Researchers at Chalmers University of Technology in Sweden demonstrated how graphene films can be used for the efficient cooling of electronic devices. Disposing of excess heat in efficient ways is imperative to prolonging electronic lifespan, and would also lead to a considerable reduction in energy usage.
In 2013, Chalmers researchers had observed the impact of graphene in having a cooling effect on silicon-based technology. This earlier technique, however, was filled with problems since it consisted of only of a few layers of thermal conductive atoms and could not be used to rid electronic devices of great amounts of heat. Researchers tried to resolve this issue by stacking additional layers of graphene to augment its effect, but it ended up revealing yet another issue - as extra layers are added, it significantly lessens the ability of graphene to remain adhered to the electronic device.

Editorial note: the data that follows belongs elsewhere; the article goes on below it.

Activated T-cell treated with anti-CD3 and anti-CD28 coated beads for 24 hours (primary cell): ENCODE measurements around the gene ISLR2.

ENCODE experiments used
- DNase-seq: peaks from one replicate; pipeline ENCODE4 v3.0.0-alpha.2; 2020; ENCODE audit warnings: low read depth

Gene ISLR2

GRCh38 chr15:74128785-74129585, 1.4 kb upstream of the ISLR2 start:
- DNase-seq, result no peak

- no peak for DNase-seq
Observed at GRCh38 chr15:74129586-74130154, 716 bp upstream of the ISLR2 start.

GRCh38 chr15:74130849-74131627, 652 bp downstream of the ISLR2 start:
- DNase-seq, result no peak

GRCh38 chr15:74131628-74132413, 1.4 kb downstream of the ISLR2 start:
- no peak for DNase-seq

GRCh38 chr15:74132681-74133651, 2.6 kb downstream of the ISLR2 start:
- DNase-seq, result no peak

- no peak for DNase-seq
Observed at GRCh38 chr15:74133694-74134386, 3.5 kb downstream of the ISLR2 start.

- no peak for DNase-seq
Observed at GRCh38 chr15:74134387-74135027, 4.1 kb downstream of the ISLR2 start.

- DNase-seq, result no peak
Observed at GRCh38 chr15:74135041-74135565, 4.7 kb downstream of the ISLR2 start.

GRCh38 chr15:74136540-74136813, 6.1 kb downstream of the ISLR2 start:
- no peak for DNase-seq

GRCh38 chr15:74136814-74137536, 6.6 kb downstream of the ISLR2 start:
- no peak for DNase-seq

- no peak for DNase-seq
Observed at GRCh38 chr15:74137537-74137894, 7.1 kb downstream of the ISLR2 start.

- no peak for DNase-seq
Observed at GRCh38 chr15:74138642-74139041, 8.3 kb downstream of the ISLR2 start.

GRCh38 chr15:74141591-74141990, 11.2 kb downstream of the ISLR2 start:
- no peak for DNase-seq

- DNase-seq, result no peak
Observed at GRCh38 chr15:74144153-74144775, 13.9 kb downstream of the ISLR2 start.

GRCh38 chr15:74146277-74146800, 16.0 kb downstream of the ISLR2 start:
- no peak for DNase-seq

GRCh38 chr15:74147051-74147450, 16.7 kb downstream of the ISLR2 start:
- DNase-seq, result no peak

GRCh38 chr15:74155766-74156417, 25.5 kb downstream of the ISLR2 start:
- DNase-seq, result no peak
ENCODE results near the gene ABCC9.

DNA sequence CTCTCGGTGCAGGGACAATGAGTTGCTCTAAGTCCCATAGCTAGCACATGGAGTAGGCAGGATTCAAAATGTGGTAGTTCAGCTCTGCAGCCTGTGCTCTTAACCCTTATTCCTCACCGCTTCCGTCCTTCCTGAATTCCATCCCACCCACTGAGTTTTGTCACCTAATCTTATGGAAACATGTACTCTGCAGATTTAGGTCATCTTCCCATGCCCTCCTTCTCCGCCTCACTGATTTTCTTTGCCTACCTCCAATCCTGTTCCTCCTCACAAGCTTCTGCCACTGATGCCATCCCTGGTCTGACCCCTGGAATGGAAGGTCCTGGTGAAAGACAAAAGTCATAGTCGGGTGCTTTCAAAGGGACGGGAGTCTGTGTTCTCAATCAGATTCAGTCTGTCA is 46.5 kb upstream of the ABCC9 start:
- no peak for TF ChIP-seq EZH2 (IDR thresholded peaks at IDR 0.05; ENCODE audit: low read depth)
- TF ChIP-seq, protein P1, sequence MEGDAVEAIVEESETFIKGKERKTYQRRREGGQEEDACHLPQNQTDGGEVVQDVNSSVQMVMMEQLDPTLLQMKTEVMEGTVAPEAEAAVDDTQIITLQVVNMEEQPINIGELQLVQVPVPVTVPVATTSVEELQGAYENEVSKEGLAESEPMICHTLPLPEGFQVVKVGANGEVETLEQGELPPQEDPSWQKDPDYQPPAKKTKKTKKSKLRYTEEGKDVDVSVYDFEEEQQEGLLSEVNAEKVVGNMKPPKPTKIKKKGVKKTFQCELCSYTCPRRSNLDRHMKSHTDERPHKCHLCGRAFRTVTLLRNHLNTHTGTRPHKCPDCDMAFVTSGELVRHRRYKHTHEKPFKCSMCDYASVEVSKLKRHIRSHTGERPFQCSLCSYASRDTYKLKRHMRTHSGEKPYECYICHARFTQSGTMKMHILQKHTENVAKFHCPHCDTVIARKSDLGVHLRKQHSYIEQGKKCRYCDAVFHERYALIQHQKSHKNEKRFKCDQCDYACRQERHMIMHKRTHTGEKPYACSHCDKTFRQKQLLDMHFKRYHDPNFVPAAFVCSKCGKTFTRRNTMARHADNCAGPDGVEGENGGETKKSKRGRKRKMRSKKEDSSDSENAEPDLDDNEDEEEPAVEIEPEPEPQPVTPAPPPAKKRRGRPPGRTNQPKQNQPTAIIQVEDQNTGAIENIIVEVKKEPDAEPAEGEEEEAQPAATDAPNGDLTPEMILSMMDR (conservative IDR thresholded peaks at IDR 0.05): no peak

The scientists were able to resolve this problem by adding (3-Aminopropyl) triethioxysilane (APTES) molecules to functionalize the graphene and create stronger bonds. The graphene film effectively functions as a coolant, preventing devices to heat up to the point where they start to malfunction. The technique helps the system reach a capacity of four times the capacity that could be scaled via copper.
The scientists state that increased thermal capacity could lead to several new applications for graphene, like the integration of graphene-based film into microelectronic devices and systems, such as highly efficient Light Emitting Diode, lasers and radio frequency components for cooling purposes.